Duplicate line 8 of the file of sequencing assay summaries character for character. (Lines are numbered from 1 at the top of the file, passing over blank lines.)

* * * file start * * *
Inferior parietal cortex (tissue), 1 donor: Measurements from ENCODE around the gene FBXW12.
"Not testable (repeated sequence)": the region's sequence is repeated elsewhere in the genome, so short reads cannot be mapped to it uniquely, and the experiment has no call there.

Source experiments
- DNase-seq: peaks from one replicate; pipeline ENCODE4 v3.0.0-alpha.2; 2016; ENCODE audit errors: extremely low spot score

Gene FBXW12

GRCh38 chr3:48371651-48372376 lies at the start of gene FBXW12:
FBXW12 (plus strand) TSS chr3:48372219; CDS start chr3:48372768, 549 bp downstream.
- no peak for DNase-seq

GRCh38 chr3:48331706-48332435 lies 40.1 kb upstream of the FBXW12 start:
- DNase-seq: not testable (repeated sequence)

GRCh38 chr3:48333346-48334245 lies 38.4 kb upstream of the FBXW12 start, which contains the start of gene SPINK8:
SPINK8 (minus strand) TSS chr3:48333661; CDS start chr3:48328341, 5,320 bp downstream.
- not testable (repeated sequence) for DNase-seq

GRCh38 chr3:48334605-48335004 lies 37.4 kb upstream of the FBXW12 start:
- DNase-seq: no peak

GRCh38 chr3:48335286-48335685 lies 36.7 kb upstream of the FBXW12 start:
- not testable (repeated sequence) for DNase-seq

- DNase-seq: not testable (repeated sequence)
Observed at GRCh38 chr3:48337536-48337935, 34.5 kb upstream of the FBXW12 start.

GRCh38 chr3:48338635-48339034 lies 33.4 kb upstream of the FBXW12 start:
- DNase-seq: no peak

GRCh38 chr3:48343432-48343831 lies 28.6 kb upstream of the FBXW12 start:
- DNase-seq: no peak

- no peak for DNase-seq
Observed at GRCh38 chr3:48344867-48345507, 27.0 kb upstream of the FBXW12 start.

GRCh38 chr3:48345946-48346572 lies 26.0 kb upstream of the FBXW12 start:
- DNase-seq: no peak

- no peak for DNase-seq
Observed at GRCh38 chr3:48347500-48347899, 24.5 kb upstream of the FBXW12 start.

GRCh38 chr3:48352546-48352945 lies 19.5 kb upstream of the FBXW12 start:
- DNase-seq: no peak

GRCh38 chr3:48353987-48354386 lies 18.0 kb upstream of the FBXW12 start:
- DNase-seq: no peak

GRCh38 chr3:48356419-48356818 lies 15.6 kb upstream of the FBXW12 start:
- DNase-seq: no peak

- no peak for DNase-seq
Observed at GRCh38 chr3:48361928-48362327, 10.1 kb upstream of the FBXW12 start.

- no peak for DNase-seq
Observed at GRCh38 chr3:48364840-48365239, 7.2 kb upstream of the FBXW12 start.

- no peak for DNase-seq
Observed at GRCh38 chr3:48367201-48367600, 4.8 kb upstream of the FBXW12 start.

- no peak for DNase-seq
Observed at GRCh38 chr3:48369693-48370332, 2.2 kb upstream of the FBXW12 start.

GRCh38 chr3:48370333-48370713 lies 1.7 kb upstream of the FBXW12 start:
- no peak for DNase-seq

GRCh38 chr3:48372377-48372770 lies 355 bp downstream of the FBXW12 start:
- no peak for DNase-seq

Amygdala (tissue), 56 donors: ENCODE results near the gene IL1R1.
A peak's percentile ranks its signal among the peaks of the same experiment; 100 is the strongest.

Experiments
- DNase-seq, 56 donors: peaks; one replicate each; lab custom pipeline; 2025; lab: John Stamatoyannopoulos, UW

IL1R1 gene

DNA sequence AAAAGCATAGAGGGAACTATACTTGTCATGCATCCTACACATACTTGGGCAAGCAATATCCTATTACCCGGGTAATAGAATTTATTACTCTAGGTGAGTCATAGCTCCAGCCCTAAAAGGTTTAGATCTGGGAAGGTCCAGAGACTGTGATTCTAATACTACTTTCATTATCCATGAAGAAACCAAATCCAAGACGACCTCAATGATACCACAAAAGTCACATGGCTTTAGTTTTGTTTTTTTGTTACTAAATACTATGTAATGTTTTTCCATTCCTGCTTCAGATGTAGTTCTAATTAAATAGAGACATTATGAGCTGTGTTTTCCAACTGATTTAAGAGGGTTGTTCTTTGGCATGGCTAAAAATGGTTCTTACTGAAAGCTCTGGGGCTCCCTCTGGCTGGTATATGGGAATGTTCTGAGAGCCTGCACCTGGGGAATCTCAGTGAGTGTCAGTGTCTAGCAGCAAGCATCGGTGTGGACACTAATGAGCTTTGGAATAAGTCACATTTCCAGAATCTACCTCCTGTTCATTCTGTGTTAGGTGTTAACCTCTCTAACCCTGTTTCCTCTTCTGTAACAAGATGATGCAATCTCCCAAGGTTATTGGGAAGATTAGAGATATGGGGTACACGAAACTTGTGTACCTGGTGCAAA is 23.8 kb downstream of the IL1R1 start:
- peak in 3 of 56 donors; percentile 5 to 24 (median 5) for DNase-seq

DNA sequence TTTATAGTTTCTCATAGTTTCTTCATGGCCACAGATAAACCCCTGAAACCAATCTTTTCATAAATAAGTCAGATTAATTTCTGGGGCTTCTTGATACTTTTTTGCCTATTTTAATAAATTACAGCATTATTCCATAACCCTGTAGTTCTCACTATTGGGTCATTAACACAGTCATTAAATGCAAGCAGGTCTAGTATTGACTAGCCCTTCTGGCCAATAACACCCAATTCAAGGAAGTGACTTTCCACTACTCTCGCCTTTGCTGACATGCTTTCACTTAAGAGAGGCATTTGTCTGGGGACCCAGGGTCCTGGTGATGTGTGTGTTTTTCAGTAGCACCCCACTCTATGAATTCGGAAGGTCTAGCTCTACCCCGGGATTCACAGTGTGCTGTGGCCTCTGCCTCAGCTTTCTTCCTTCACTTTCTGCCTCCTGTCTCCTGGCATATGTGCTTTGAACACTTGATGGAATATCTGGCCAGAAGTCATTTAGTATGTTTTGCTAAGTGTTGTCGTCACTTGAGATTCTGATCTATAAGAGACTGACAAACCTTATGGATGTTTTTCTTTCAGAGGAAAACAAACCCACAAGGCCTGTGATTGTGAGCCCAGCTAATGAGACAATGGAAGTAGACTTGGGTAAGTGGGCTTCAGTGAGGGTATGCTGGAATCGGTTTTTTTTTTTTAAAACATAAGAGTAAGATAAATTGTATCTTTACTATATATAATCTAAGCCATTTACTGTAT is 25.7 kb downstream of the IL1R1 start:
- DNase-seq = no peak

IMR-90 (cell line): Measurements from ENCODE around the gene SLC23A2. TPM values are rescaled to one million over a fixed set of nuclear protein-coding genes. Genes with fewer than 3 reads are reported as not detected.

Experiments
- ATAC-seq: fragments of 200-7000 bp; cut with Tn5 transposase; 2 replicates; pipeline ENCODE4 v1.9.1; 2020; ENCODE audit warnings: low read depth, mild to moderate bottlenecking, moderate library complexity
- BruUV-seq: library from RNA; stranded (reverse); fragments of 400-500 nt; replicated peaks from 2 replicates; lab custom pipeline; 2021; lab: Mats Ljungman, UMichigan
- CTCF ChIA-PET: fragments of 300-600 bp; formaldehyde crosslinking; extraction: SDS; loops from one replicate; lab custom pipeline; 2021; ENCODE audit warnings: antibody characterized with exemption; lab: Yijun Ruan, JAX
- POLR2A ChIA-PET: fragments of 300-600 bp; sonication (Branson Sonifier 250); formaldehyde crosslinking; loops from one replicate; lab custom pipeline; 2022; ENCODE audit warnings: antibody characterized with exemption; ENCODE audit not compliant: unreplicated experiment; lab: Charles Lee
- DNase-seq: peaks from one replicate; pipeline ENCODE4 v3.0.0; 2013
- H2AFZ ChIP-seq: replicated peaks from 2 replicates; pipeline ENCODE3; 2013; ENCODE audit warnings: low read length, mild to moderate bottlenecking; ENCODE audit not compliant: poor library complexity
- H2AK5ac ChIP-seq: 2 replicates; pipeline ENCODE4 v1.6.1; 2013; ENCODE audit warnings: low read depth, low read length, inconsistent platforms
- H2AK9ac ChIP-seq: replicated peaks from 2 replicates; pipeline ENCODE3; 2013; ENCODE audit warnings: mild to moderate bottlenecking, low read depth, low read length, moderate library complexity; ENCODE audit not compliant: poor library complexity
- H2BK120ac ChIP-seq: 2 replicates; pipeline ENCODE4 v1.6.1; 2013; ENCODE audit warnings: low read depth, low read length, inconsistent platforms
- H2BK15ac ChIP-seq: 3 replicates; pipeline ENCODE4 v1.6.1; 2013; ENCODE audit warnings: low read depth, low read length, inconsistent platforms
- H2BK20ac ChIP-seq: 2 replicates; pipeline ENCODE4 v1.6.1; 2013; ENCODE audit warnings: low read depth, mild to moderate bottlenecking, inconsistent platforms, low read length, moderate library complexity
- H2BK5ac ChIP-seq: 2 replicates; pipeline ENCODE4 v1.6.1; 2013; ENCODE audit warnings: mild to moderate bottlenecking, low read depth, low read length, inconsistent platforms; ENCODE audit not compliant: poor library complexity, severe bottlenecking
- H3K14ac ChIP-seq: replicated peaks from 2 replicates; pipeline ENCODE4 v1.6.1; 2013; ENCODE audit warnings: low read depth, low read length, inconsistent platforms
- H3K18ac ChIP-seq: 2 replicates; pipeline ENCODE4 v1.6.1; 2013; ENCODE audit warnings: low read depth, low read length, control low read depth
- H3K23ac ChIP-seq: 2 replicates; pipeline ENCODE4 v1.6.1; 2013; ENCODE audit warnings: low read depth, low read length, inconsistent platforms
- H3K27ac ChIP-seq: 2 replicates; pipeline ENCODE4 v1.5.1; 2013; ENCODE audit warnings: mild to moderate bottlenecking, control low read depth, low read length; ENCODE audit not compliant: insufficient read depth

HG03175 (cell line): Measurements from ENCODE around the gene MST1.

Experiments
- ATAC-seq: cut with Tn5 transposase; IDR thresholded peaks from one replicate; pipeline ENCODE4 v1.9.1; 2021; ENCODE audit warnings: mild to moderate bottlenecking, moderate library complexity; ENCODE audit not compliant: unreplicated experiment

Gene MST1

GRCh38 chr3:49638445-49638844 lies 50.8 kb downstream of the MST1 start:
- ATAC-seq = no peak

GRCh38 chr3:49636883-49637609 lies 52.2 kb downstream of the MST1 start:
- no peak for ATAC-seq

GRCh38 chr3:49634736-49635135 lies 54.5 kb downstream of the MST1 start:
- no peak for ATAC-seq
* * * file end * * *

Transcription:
- no peak for DNase-seq